The system is basically a stationary, floating barge with a conveyer belt on one end, a standard-sized trash dumpster on the other end, and a water wheel in the middle.
Pylons funnel debris floating in the water toward the conveyer belt. Solar powered water pumps turn the water wheel, which moves the conveyer belt, which carries the trash into the bin on the other end of the barge.
When the dumpster is full it’s removed and a new, empty one is put in its place. An electric boat would slowly pull the full bin to shore for disposal.
The entire thing would be approximately 50 feet long and 24 feet wide.
It would be placed approximately 100 feet west from the Jamboree Road bridge in the San Diego Creek, which is the entry point for much of the debris coming into the bay.
There are opportunities for landscaping and fencing for security and to ensure it’s not an eyesore, he explained.
The idea for a solar-powered, debris-gathering water wheel has been around since late 2016.
Although it’s not a “sure” project yet, it seems feasible, Stein said.
“At this point, it looks like it’s a go,” Stein said.
The water wheel is currently in the preliminary engineering phase, Stein said. Officials expect to get through California Environmental Quality Act process by August, and find out about possible Ocean Protection Council grant funding in September. There has also been some interest in sponsorship, he added.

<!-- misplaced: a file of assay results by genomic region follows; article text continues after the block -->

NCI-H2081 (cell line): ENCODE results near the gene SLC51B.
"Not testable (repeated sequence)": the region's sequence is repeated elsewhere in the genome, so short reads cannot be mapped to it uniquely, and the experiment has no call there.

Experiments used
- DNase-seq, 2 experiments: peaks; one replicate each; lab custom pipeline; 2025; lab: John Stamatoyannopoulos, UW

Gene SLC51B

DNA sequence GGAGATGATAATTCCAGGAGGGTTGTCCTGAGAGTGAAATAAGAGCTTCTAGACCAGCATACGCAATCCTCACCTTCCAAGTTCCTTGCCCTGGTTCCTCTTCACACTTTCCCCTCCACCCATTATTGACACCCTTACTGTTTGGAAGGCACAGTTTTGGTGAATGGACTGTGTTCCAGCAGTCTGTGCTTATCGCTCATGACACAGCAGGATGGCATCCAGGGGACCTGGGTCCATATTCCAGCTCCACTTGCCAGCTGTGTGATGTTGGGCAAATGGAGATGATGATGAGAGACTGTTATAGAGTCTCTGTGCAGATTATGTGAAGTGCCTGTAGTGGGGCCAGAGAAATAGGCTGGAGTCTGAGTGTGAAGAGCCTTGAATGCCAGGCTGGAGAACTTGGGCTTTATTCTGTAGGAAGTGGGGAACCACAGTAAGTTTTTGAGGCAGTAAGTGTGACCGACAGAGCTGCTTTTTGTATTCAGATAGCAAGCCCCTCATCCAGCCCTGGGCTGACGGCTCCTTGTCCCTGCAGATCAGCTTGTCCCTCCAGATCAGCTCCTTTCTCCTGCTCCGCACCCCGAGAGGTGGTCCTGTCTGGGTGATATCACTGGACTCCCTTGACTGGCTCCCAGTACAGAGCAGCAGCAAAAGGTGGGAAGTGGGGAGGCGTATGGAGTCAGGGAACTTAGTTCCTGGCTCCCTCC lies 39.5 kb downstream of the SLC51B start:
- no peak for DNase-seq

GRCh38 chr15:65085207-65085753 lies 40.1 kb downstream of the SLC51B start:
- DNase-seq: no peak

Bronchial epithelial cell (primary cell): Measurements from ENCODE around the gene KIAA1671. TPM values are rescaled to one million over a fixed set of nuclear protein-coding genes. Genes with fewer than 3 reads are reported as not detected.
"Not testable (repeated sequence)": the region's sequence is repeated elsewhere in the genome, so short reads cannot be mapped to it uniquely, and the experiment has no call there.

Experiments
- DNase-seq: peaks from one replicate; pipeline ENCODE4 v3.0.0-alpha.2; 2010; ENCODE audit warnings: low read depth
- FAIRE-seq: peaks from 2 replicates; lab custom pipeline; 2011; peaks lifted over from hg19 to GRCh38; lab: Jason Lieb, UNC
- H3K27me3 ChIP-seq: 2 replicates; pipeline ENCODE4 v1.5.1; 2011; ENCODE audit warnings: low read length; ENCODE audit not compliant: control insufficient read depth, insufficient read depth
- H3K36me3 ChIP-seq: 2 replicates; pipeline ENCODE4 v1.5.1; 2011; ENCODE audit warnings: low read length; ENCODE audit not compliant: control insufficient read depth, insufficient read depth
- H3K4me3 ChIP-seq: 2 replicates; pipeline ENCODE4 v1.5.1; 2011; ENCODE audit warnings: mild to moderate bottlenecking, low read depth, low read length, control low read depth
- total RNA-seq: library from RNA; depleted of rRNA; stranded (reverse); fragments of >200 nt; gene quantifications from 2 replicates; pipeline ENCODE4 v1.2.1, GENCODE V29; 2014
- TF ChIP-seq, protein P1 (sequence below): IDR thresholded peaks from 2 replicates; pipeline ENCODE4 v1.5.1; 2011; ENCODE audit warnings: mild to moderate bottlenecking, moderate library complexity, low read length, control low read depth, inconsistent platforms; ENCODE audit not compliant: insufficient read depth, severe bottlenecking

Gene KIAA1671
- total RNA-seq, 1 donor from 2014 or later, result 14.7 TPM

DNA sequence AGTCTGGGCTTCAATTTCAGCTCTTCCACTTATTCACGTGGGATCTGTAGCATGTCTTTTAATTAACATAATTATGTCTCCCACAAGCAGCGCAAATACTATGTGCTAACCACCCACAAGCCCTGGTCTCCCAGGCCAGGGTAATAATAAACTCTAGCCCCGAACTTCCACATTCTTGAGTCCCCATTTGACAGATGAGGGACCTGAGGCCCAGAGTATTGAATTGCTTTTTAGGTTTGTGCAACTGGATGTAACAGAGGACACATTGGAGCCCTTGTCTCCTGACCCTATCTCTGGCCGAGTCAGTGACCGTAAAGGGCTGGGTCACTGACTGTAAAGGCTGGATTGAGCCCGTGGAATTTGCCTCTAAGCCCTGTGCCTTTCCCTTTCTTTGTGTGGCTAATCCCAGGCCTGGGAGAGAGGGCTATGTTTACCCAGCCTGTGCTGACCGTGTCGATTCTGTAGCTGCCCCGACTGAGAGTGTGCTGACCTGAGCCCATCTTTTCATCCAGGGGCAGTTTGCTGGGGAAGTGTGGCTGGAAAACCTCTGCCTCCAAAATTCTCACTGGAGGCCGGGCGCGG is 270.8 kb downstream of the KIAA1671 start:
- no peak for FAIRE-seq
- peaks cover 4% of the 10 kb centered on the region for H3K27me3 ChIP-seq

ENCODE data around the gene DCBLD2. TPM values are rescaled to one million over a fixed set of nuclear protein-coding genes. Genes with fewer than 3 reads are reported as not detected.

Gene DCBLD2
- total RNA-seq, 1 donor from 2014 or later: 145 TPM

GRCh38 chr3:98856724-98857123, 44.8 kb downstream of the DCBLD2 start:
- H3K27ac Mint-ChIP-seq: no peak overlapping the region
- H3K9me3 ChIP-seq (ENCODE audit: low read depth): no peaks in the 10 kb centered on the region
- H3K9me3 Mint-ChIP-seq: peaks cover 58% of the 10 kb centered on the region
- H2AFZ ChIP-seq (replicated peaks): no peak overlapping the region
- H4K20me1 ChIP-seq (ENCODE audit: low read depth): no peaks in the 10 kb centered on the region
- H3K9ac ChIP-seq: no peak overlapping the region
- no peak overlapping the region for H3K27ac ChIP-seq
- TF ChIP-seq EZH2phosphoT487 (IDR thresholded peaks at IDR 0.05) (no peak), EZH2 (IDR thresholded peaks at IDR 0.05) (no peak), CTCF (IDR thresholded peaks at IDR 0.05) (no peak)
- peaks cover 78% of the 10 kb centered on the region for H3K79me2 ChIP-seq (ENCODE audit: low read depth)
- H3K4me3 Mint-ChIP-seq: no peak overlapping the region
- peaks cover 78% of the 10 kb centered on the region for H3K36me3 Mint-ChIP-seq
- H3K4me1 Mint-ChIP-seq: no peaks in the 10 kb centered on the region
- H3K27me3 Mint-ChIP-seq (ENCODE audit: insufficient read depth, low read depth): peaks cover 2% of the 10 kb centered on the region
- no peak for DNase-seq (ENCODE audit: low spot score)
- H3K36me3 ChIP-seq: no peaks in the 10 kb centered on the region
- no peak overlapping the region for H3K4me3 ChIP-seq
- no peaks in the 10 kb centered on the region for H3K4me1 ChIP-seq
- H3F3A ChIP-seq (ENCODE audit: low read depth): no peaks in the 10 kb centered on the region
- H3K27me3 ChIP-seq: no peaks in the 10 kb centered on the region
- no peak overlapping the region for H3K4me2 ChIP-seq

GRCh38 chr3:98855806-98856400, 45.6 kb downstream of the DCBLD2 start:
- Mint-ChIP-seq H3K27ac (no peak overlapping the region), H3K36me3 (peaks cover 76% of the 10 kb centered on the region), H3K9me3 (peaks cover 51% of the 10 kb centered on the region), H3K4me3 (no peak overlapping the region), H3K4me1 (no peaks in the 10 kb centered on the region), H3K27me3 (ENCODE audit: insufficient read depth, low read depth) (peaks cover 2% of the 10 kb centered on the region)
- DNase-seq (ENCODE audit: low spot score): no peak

Assuming the funding comes through and all the discussions go well, construction could start in May 2020. Construction should take about six to eight months. Construction cost is estimated at $1.6 million, Stein said.
“It’s a little unusual for Newport Beach to have something like this,” Stein said. “We’re pretty excited about it.”
Other coastal cities have used the water wheel with success. The primary example (and what Newport’s water wheel is based on) is Baltimore, which uses a solar powered water wheel to collect trash from Jones Falls River before it enters the harbor.
Baltimore’s “Mr. Trash Wheel,” which has its own twitter and facebook page, has removed more than 1.5 million pounds of trash since its inception in May 2014.
A few other methods the city is utilizing to collect trash before it reaches the water are devices installed in storm drains.
There are more than 200 city storm drains that outlet into the harbor or bay, Stein noted.
The city installs 435 catch basins during the dry season every year, he explained. They help prevent street debris from making its way into the bay and harbor.
Catch basins are great, but they’re not enough, Stein said.
The city has also installed more than 40 Continuous Deflective Separation devices, and more are planned. Simply explained, the water flows in, the trash gets caught, and clean water flows out, Stein said.
On top of the collection projects, the new state regulations are “great,” Stein commented. They require every city to reduce trash in “high priority areas” over the next decade. Each agency will have to determine the “trash generation areas” are and come up with a plan to reduce it every year by 10 percent, Stein explained.
“We’re really enthusiastic about it,” and encouraging Newport’s upstream neighbors, he said.